Lumbar Microscopic discectomy is the most common surgical treatment for ruptured or herniated discs of the lumbar spine. When the outer wall of a disc, the annulus fibrosus, becomes weakened, it may tear allowing the soft inner part of the disc, the nucleus pulposus, to push its way out. This is called disc herniation, disc proplapse or a slipped or bulging disc. Once the inner disc material extends out past the regular margin of the outer disc wall, it can press against very sensitive nerve tissue in the spine. The disc material can compress or even damage the nerve tissue, and this can cause weakness, tingling or pain in the back area and into one or both legs. In severe ases it can cause paralysis and or loss of bladder/bowel control. Lumbar Microscopic discectomy means removal of part of the damaged disc and thus to relieve the pressure on the nerve tissue and alleviate the pain. The surgery involves a small incision in the skin over the spine, removal of some ligament and sometimes bone material to access the disc and the removal of herniated segment.
Lumbar Microscopic discectomy has been performed and improved over the course of the past 60 years. Over time, the procedure has been refined and nowadays most patient are discharged either on same or next day of surgery.
Usually performed under general anesthesia (the patient is unconscious) and typically requires a one-day hospital stay. It is performed while the patient is lying face down or in a kneeling position. During the procedure, the surgeon will make an approximately one-inch incision in the skin over the affected area of the spine. disc is taken out using either the endoscope, microscope or sometimes both.
After the Procedure
After surgery, you may feel pain at the site of the incision, and the original pain may not be completely relieved immediately after surgery. You will be prescribed pain medication to ease you through the immediate postoperative period. You will be instructed on deep breathing techniques and encouraged to cough in order to free your lungs of any fluid buildup that may occur due to the general anesthesia. It is recommended that, with supervision, you begin walking as soon as you are fully recovered from the anesthesia. This will aid in your recovery.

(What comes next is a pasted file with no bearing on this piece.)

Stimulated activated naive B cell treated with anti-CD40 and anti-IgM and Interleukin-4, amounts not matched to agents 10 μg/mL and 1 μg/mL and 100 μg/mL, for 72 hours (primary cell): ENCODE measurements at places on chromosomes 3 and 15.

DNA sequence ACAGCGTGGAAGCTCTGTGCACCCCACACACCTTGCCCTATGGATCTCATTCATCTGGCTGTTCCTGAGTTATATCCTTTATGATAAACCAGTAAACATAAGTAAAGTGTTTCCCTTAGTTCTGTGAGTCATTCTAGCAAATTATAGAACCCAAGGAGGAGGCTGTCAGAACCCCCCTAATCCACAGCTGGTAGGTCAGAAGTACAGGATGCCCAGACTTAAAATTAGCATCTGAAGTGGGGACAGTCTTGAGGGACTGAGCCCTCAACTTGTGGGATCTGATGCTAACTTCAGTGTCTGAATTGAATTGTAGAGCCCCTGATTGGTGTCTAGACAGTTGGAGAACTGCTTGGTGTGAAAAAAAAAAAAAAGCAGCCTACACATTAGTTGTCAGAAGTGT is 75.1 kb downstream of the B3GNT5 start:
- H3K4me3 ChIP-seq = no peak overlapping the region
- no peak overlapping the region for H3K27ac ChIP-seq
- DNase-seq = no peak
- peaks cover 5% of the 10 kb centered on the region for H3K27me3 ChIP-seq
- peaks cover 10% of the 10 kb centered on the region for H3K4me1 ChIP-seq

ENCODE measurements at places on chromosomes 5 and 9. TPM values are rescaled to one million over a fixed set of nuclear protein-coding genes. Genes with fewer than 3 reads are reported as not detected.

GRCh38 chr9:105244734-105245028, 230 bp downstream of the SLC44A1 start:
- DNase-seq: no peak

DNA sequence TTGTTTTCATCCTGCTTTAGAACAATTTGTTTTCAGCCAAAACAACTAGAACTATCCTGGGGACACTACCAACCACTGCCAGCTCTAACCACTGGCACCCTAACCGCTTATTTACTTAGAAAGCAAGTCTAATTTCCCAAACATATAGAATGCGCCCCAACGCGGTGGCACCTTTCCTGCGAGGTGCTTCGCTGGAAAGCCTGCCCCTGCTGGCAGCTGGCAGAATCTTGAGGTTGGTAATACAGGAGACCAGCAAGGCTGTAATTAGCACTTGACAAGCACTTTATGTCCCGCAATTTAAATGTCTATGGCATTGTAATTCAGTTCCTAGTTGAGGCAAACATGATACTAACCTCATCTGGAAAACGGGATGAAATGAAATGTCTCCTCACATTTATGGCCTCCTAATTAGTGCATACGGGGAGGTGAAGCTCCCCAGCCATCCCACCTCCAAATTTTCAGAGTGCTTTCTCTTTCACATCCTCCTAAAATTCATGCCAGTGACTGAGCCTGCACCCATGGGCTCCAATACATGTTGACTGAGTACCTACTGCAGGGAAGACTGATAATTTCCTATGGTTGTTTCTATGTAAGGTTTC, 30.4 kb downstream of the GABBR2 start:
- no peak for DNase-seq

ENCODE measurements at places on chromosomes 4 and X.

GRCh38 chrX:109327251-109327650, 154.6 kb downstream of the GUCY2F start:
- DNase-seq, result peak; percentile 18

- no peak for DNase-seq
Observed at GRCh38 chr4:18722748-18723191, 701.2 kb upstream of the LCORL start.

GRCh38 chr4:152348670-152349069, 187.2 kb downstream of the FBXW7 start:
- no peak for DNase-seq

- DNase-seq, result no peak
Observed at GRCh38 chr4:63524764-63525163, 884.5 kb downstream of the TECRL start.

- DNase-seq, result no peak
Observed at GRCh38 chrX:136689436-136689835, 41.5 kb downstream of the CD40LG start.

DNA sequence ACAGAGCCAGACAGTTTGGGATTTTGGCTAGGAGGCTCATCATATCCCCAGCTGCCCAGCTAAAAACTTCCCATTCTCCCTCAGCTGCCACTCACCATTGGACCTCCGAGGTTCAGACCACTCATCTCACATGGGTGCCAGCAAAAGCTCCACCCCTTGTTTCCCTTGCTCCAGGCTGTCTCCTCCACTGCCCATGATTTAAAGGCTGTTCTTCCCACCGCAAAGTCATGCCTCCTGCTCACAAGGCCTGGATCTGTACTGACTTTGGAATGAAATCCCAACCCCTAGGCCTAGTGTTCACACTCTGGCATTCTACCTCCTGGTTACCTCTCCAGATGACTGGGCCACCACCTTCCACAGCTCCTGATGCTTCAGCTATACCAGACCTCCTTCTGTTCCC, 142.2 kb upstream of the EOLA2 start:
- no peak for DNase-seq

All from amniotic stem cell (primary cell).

Before you are discharged from the hospital, a physical therapist may visit with you to help you feel comfortable performing activities such as climbing stairs, sitting and getting out of a car or bed. Once you are discharged from the hospital, your physician may prescribe a physical therapy regimen suited to your condition.
At home, you may have some minor restrictions such as not sitting for long periods of time, lifting objects more than five pounds, or excessive bending or stretching for the first four weeks after surgery. Also, you should not attempt to drive an automobile until you have been instructed to do so by your physician.
Walking is the first physical activity you can attempt—in fact it is widely encouraged. Walking will allow you to maintain mobility in your spine as well as decrease the risk of scar tissue forming at the operative site. In a few weeks, you may be allowed to ride a bike or swim. Formal physical therapy may maximize your recovery.
Most people with jobs that are not physically challenging can return to work in two to four weeks or less. Those with jobs that require heavy lifting or operating heavy machinery that can cause intense vibration may need to wait at least six to eight weeks after surgery to return to work. Again, physical therapy may have a role in your recovery.